This Friday, we invite you to join us on a public walk in the Western Australian coastal town of Carnarvon, on Yinggarda country, that will profile the importance of historical truth telling for healing.
The walk will follow the planned Lock Hospital Memorial trail, which will be officially opened next year to acknowledge the traumatic history of the lock hospitals of Bernier and Dorre Islands.
Several hundred Aboriginal people from across Western Australia were incarcerated on the islands between 1908-1919, for the non-specific diagnosis of “venereal diseases”. Many never returned home.
The trail will be officially opened on 9 January 2019, which will mark 100 years to the day since the last remaining prisoner patients were brought back to the Carnarvon from the islands.
Some were then held in Carnarvon before being sent north to a lock hospital that opened at Port Hedland later that year, 1919 – a reminder that these island lock hospitals were part of a much wider history of medical incarceration of Aboriginal and Torres Strait Islander people.
Research has identified a strong wish by Aboriginal and Torres Strait Islander people in Carnarvon and other places for these histories of medical incarceration to be more widely understood and acknowledged.
Kathleen Musulin, a Malgana/Yawuru woman whose great grandmother was taken to the island lock hospitals, said being part of the memorial working group since it began in 2015 had been a profound experience, because of the way that Aboriginal and non Aboriginal people with diverse expertise and backgrounds had come together with a shared passion for increasing understanding of this history.
Bob Dorey, an Yinggarda/Malgana man and a member of the working group, called on politicians to engage with the group’s work in bringing wider awareness to this history and by supporting the memorial project. “We need as much help as we can get from them,” he said.
Naomi McMahon, a working group member who helped research a 1992 book that includes old people’s recollections of this history, Yammatji : Aboriginal memories of the Gascoyne, said: “I’m looking forward to the walk because it’s a wonderful opportunity for the working group and the community as a whole to come together around this history. Walking by the water is part of healing from this very traumatic history.”
The Carnarvon Library and Art Gallery currently has a public display to increase understanding about the lock hospital history. It includes a detailed timeline developed by working group members Dr Robin Barrington and Dr Melissa Sweet, in association with the library and designer Vanessa Deetlefs. Download the Lock Hospital Timeline.
Coordinator of Library Services, Cheryl Weston, said it was heartening to see strong interest in the display from diverse groups, including schoolchildren, visiting tourists and local community members.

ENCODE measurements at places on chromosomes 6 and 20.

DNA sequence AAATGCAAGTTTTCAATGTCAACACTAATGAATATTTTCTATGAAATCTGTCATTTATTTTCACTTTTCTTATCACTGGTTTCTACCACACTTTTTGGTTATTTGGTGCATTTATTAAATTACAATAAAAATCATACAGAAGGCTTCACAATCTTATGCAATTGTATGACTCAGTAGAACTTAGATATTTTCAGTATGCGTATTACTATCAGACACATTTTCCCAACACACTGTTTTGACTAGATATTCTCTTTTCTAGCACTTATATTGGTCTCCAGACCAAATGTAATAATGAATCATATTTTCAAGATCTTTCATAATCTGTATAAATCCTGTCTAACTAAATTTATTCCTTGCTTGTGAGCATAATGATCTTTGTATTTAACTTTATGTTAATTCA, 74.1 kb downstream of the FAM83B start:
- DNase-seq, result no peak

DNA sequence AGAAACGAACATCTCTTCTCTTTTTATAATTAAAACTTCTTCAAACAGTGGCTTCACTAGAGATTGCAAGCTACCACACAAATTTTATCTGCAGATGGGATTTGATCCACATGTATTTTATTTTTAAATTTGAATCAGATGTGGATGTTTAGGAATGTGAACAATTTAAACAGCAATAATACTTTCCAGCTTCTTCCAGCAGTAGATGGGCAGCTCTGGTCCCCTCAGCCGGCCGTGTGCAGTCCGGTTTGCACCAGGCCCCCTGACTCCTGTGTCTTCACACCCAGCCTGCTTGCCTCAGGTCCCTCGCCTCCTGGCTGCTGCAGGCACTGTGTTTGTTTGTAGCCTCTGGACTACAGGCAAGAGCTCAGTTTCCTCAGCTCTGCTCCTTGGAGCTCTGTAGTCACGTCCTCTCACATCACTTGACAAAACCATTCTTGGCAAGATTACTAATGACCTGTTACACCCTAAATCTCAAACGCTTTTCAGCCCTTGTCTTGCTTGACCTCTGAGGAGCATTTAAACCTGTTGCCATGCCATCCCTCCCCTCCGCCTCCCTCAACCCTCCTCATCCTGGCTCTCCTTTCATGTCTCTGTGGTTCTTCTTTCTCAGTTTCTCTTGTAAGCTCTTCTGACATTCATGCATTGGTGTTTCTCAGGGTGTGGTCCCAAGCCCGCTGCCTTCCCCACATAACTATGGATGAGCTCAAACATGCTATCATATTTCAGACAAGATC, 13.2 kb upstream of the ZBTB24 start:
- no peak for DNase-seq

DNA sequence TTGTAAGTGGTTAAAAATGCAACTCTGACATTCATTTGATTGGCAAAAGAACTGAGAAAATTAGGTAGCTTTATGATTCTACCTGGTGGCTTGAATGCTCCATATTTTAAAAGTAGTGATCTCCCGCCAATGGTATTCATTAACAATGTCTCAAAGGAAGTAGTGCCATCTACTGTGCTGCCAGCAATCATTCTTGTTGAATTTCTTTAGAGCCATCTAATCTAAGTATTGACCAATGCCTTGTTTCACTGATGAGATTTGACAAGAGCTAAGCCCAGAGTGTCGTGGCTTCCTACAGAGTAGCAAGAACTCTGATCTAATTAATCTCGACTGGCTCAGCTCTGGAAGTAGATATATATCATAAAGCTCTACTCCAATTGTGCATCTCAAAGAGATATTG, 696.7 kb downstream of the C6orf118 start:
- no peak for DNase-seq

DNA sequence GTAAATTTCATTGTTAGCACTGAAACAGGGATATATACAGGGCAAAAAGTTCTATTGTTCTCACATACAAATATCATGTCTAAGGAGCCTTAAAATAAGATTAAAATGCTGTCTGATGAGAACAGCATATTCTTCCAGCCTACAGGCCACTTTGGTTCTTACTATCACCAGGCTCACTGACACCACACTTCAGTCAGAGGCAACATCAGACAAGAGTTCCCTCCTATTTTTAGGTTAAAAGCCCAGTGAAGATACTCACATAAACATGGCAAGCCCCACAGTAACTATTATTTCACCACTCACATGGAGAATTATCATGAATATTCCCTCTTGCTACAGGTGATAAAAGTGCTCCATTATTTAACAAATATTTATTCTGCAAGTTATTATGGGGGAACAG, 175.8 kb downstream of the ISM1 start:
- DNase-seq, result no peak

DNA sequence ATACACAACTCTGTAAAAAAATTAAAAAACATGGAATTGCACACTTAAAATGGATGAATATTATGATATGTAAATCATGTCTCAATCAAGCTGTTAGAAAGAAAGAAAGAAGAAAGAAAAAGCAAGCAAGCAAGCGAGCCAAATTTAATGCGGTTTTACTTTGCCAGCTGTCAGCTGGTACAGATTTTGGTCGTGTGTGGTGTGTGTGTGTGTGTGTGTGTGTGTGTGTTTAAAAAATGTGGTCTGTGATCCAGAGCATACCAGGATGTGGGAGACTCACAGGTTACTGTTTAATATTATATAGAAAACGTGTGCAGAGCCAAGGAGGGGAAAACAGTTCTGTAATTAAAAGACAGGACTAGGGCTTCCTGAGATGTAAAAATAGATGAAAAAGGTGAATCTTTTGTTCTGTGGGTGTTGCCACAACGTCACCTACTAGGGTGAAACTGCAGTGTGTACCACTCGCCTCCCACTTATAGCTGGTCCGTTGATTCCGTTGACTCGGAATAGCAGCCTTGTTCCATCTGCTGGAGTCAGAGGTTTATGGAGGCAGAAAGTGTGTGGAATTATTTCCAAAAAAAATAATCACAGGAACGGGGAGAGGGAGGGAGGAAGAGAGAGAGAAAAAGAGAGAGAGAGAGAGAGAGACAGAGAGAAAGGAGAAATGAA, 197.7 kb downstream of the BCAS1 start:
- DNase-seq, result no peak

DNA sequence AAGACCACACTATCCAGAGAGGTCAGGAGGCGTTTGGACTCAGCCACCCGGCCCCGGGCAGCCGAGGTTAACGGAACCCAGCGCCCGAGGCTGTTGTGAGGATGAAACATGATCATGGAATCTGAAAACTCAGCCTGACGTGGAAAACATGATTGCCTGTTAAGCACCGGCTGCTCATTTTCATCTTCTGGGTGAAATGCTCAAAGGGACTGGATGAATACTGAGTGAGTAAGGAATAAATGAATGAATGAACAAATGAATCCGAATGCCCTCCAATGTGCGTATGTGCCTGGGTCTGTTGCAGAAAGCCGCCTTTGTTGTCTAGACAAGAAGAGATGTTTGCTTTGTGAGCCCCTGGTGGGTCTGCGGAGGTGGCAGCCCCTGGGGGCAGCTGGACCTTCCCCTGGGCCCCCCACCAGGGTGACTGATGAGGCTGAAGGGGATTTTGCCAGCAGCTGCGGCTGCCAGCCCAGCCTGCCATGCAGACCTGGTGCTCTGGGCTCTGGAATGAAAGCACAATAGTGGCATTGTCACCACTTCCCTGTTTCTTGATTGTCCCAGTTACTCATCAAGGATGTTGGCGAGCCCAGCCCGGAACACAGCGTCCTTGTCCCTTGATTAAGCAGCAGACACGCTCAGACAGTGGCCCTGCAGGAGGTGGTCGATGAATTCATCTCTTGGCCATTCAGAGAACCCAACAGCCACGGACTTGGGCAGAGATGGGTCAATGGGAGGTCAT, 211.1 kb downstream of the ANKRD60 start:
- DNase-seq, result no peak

Nadine Brown, Community and Club Development Officer from the Shire of Carnarvon, who designed the save the date flier (featured above) for next year’s memorial ceremony, is sending it out widely.
She encourages Croakey readers to share the flier widely with their networks, and is passionate about getting the story out, saying “a lot of people don’t know this history”.
Corey Walsh, IT officer at the Shire of Carnarvon, joined the memorial working group after learning about the lock hospitals only after moving to the town.
He was surprised he’d never heard of them before, as he’d studied history and archaeology. “It’s a great tragedy in itself that nobody knows the history of this story,” he said. “This memorial project is so important for the future of this region.”
Dr Robin Barrington, a Badimia Yamatji woman from the Murchison region, who is researching the lock hospital histories, urged descendants and families affected by this history to contact the working group so they can join the mailing list for more information about the memorial opening. (Contact Nadine Brown by email: brown.nATcarnarvon.wa.gov.au).
On Friday, members of the walking group and other #CroakeyGO participants will broadcast live footage from the walk via Periscope and Facebook live, and will share photos and social media content via Twitter and Facebook. Follow #CroakeyGO.
The walk will take place from 3.30pm-6.30pm (WA time) or 5.30pm-8.30pm AEST.
Meet us online at #CroakeyGO, or at 3.30pm WA time at Town Beach in Carnarvon.
The walk coincides with a series of events this week in Carnarvon, including presentations today to the hospital and health services (see Hospital Flyer), and at the library (see Yarning Circle Flyer).
Download the flyer below: CroakeyGo_Carnarvon.
Acknowledgement: Healing from the history of medical incarceration of Aboriginal and Torres Strait Islander people (a report back to community)